# Time complexity for a small code

I'm trying to find the time complexity for the following code.

``````N= number of elements in array
D= a constant: D>1
V= a constant: V>1000

counter=1; //the maximum value of the counter is N/D.
for(i=0; i<N; i++)
{
[OP1]   O1_Operation;        // O(1) operation.   [Total: N times]
[OP2]   if(i%D!=0) continue; // O(1) operation.   [Total: N times]

[OP3]   for(j=0;j<counter;j++) //                 [Total: {(N/D)*((N/D)+1)}/2 times]
[OP4]        for(s=0;s<V;s++)
[OP5]            O1_Operation; // O(1) operation. [Total: (V*{(N/D)*((N/D)+1)}/2) times]

[OP6]   counter++;             // O(1) operation. [Total: N/D times]
}
``````

I added each operation time complexity and the total times it will be executed. The confusion for me in this code is because of the mod operation. This mod will allow only (N/D) operations to complete the code OP[3-6].

For [OP3] in the first time it will get execute 1 time, the second 2 times, ..., N/D times. Hence, the total number of executions can be [(N/D) * ( (N/D)+1)] /2. Removing D and V because they are constants will lead to a complexity of O(N^2) for the whole code.

Is this correct?

• Does this answer your question? What is O(...) and how do I calculate it? Commented Jun 4, 2020 at 5:50
• Your analysis is correct. If you get 10 times as many elements in the array, then the running time increases with a factor 10*10, thus it is O(N^2). Commented Jun 4, 2020 at 7:26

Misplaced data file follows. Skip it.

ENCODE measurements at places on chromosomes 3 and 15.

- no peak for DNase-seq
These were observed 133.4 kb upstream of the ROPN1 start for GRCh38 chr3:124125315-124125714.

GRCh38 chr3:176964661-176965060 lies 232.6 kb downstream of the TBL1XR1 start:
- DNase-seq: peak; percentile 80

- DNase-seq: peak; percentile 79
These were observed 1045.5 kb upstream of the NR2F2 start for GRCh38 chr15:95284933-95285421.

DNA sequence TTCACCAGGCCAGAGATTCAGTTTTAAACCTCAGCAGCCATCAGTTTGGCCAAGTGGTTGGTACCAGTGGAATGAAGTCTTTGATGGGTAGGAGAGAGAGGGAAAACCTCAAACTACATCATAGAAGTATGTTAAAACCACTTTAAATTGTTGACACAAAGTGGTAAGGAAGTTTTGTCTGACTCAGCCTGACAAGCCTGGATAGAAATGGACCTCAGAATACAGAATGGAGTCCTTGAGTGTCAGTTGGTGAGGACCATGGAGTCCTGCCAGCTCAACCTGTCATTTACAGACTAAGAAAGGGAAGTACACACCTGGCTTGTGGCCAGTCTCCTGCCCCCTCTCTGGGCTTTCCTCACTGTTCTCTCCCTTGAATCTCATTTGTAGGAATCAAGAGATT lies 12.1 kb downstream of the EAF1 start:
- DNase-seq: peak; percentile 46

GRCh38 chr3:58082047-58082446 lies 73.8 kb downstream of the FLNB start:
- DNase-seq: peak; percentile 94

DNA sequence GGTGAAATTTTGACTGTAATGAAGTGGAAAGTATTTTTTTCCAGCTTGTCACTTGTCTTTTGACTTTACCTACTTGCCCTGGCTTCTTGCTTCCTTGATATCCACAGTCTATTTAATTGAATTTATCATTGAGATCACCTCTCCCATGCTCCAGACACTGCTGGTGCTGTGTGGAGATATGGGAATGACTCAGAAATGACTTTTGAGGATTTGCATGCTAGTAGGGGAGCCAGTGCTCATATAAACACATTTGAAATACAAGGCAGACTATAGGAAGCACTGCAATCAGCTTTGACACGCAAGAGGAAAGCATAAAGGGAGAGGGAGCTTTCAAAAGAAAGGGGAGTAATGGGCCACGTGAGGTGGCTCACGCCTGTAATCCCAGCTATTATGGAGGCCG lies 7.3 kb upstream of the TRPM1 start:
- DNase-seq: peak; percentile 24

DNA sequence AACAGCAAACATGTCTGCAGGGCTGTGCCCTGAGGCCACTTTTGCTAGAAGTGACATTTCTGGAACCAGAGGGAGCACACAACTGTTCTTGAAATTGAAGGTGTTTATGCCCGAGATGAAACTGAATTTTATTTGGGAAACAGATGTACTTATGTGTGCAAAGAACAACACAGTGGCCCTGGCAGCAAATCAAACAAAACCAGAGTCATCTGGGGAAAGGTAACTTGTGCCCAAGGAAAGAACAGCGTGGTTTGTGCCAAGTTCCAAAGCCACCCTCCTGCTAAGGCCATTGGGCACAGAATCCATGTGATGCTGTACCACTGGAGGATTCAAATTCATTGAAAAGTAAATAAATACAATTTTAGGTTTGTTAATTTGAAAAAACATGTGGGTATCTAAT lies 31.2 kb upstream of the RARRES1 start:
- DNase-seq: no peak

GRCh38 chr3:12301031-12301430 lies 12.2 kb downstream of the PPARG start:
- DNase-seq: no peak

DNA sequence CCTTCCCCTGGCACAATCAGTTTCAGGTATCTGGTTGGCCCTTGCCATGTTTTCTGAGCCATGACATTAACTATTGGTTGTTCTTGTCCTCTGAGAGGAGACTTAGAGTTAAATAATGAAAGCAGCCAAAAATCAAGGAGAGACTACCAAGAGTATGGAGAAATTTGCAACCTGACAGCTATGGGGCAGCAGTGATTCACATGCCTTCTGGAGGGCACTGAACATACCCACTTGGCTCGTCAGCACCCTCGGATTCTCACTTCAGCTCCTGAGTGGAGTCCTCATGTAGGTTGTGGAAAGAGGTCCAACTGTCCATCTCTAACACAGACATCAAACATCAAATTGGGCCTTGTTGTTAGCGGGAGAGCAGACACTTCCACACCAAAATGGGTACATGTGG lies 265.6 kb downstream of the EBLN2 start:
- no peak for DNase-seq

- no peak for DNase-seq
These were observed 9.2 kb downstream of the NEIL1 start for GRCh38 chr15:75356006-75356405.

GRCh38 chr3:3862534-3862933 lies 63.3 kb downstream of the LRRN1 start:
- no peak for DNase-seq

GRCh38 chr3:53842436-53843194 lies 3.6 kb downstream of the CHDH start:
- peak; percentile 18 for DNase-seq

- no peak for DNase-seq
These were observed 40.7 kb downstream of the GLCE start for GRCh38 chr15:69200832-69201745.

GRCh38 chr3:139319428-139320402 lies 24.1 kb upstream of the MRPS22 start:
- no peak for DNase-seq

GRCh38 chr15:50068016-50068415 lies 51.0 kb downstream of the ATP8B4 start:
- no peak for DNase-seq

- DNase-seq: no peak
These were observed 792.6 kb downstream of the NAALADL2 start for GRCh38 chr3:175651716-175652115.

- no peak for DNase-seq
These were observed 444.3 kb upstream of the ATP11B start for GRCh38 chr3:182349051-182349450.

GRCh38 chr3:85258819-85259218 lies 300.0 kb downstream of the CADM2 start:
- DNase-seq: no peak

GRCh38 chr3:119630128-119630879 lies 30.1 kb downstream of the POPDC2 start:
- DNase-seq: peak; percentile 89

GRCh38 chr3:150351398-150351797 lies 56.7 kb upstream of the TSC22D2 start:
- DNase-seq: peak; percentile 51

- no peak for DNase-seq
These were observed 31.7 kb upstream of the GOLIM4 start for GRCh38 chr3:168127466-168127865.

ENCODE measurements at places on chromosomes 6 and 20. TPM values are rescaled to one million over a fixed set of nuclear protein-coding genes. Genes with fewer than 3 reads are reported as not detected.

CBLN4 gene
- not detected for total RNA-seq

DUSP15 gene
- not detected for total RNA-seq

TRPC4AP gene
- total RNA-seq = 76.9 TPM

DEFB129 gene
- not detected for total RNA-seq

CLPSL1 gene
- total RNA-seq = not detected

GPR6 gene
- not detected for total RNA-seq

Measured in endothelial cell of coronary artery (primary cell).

Yes, you are correct.

Note that some of the choices in complexity analysis are subjective. In your case, N is the number of elements in the array and V is a constant greater than 1000. You chose to present the complexity as O(N2), which is correct as long as V is truly a constant.

However, if the arrays are all fairly limited in size (N < 102), D is small (2) and V is quite large (> 109), albeit the complexity O(N2) still perfectly describes how your algorithm scales as the input arrays get larger, it doesn't even hint at how long a single iteration takes. As this is being asked in the Software Engineering Stack Exchange, I would like to point out that oftentimes a relationship between the input size and the duration of a computation tells too little to the caller about how expensive a function call actually is.

As a suggestion for your next attempts at analyzing the complexity of a piece of code, performing loop fission can simplify loops such as the one you asked about. For instance, only OP 1 actually needs a loop with N iterations. The rest could only be done for multiples of D, as shown below. This would also remove the expensive integer modulo operator, which can take a noticeable number of CPU cycles in most architectures.

``````for (i = 0; i < N; i++) {
// OP 1
}
for (i = 0; i < N; i += D) {
// OPs 3 to 6
}
``````